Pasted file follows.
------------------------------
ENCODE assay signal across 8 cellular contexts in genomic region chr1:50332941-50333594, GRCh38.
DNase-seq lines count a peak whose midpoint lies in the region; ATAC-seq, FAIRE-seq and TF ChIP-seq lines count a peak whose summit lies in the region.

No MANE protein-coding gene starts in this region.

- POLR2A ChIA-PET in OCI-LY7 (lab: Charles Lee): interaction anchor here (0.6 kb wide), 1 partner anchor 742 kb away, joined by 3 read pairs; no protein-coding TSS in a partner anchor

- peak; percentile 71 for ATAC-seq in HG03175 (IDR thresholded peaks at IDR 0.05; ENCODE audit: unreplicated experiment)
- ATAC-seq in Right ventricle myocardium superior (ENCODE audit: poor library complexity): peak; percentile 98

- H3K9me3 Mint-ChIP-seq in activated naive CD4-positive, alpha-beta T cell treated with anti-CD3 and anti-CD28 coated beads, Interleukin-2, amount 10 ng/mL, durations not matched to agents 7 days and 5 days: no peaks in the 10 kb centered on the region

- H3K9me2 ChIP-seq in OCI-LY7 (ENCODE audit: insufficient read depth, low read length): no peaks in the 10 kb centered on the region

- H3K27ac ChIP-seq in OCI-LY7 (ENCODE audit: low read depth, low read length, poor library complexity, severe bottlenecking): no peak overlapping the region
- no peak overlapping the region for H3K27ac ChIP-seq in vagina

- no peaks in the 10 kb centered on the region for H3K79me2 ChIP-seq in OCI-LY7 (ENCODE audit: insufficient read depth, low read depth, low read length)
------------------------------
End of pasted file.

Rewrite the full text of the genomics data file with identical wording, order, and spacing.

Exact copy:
ENCODE assay signal across 8 cellular contexts in genomic region chr1:50332941-50333594, GRCh38.
DNase-seq lines count a peak whose midpoint lies in the region; ATAC-seq, FAIRE-seq and TF ChIP-seq lines count a peak whose summit lies in the region.

No MANE protein-coding gene starts in this region.

- POLR2A ChIA-PET in OCI-LY7 (lab: Charles Lee): interaction anchor here (0.6 kb wide), 1 partner anchor 742 kb away, joined by 3 read pairs; no protein-coding TSS in a partner anchor

- peak; percentile 71 for ATAC-seq in HG03175 (IDR thresholded peaks at IDR 0.05; ENCODE audit: unreplicated experiment)
- ATAC-seq in Right ventricle myocardium superior (ENCODE audit: poor library complexity): peak; percentile 98

- H3K9me3 Mint-ChIP-seq in activated naive CD4-positive, alpha-beta T cell treated with anti-CD3 and anti-CD28 coated beads, Interleukin-2, amount 10 ng/mL, durations not matched to agents 7 days and 5 days: no peaks in the 10 kb centered on the region

- H3K9me2 ChIP-seq in OCI-LY7 (ENCODE audit: insufficient read depth, low read length): no peaks in the 10 kb centered on the region

- H3K27ac ChIP-seq in OCI-LY7 (ENCODE audit: low read depth, low read length, poor library complexity, severe bottlenecking): no peak overlapping the region
- no peak overlapping the region for H3K27ac ChIP-seq in vagina

- no peaks in the 10 kb centered on the region for H3K79me2 ChIP-seq in OCI-LY7 (ENCODE audit: insufficient read depth, low read depth, low read length)